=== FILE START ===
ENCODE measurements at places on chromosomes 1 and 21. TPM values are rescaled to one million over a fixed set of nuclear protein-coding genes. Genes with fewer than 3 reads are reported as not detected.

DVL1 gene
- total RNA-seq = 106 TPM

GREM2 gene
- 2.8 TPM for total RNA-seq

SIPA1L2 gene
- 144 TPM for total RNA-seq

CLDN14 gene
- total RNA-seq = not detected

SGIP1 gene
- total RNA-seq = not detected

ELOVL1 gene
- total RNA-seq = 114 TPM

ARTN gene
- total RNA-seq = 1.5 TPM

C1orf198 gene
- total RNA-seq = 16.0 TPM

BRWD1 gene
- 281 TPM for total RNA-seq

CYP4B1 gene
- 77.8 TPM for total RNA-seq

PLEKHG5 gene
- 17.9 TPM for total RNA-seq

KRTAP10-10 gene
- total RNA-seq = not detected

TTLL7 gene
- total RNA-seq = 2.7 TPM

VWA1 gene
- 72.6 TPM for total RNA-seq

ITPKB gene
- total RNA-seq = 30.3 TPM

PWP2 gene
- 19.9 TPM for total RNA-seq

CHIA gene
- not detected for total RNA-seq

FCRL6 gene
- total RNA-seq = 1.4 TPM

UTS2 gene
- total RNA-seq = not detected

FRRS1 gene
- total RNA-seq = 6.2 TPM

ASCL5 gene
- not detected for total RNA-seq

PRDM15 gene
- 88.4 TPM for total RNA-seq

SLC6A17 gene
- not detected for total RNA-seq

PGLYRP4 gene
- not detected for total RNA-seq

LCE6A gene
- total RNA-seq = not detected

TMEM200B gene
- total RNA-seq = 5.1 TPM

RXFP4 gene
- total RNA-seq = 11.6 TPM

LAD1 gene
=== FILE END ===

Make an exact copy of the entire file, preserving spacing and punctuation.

ENCODE measurements at places on chromosomes 1 and 21. TPM values are rescaled to one million over a fixed set of nuclear protein-coding genes. Genes with fewer than 3 reads are reported as not detected.

DVL1 gene
- total RNA-seq = 106 TPM

GREM2 gene
- 2.8 TPM for total RNA-seq

SIPA1L2 gene
- 144 TPM for total RNA-seq

CLDN14 gene
- total RNA-seq = not detected

SGIP1 gene
- total RNA-seq = not detected

ELOVL1 gene
- total RNA-seq = 114 TPM

ARTN gene
- total RNA-seq = 1.5 TPM

C1orf198 gene
- total RNA-seq = 16.0 TPM

BRWD1 gene
- 281 TPM for total RNA-seq

CYP4B1 gene
- 77.8 TPM for total RNA-seq

PLEKHG5 gene
- 17.9 TPM for total RNA-seq

KRTAP10-10 gene
- total RNA-seq = not detected

TTLL7 gene
- total RNA-seq = 2.7 TPM

VWA1 gene
- 72.6 TPM for total RNA-seq

ITPKB gene
- total RNA-seq = 30.3 TPM

PWP2 gene
- 19.9 TPM for total RNA-seq

CHIA gene
- not detected for total RNA-seq

FCRL6 gene
- total RNA-seq = 1.4 TPM

UTS2 gene
- total RNA-seq = not detected

FRRS1 gene
- total RNA-seq = 6.2 TPM

ASCL5 gene
- not detected for total RNA-seq

PRDM15 gene
- 88.4 TPM for total RNA-seq

SLC6A17 gene
- not detected for total RNA-seq

PGLYRP4 gene
- not detected for total RNA-seq

LCE6A gene
- total RNA-seq = not detected

TMEM200B gene
- total RNA-seq = 5.1 TPM

RXFP4 gene
- total RNA-seq = 11.6 TPM

LAD1 gene